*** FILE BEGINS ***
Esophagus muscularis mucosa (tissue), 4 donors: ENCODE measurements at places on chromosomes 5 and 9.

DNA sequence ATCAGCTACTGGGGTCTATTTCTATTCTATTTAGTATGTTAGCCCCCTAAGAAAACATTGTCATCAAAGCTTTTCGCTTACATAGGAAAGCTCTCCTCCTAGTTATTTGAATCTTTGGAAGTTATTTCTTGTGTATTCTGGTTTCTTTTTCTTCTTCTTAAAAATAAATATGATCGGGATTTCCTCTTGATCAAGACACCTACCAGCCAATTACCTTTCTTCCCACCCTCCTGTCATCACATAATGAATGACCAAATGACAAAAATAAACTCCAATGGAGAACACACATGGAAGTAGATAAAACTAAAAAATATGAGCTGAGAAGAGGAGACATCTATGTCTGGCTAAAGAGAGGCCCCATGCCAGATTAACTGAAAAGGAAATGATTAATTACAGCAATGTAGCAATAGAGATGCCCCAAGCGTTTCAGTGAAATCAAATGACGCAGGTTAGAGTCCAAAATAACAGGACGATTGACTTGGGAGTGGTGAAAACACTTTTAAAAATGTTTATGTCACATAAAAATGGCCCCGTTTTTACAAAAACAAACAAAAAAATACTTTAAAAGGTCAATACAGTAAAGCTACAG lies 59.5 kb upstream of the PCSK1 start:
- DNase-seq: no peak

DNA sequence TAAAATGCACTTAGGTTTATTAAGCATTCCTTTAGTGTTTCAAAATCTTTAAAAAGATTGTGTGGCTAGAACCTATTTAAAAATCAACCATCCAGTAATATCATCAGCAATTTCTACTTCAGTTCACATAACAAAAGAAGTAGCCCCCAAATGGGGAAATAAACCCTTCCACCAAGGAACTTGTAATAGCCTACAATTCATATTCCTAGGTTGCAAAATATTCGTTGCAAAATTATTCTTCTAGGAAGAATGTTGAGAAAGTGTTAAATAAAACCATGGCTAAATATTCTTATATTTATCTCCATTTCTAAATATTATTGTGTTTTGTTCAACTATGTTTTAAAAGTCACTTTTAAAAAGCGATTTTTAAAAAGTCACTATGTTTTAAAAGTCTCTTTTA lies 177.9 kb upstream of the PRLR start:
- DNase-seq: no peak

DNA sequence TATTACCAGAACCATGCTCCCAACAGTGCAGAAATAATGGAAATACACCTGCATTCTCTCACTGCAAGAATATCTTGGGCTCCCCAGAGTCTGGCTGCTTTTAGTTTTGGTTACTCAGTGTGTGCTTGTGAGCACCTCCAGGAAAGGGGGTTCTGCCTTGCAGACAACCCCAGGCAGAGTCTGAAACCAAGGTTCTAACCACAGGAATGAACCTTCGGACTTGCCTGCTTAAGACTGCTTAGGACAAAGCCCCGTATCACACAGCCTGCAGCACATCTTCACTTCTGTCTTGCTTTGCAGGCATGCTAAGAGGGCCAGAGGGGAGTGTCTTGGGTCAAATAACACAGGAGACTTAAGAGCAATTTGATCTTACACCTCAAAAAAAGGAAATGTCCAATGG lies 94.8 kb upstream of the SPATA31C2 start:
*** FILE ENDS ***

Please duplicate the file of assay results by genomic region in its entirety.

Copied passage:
Esophagus muscularis mucosa (tissue), 4 donors: ENCODE measurements at places on chromosomes 5 and 9.

DNA sequence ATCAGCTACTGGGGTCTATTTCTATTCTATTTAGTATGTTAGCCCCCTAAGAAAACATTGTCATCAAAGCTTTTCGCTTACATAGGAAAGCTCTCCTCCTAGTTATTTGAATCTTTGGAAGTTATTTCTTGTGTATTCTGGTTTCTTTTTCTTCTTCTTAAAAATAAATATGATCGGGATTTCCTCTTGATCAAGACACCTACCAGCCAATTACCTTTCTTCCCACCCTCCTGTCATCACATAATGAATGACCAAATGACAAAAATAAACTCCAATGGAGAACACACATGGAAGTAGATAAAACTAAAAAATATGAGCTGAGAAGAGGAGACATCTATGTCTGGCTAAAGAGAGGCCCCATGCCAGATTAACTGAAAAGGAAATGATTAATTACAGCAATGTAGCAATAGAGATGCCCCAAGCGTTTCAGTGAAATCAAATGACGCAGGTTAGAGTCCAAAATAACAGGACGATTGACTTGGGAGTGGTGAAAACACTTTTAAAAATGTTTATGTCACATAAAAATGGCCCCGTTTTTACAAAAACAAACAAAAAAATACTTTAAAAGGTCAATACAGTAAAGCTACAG lies 59.5 kb upstream of the PCSK1 start:
- DNase-seq: no peak

DNA sequence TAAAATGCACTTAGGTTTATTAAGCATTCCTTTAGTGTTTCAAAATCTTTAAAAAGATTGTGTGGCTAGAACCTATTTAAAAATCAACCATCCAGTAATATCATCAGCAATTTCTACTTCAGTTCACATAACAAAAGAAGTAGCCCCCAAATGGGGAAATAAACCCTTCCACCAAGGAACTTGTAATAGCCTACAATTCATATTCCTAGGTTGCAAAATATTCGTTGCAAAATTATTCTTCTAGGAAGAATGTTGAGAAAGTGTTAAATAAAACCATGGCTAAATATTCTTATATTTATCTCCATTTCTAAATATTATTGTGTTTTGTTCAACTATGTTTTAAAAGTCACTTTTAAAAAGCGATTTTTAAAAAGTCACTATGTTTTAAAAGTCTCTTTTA lies 177.9 kb upstream of the PRLR start:
- DNase-seq: no peak

DNA sequence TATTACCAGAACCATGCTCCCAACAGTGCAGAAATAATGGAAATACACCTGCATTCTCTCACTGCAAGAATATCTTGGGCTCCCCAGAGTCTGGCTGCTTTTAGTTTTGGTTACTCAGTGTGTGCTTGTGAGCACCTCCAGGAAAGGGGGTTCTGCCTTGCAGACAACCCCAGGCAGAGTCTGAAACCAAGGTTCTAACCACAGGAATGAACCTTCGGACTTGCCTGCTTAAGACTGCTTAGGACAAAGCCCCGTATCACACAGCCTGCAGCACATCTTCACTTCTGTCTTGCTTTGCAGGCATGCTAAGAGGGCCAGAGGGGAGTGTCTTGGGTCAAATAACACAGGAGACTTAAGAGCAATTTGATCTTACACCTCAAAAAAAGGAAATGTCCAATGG lies 94.8 kb upstream of the SPATA31C2 start: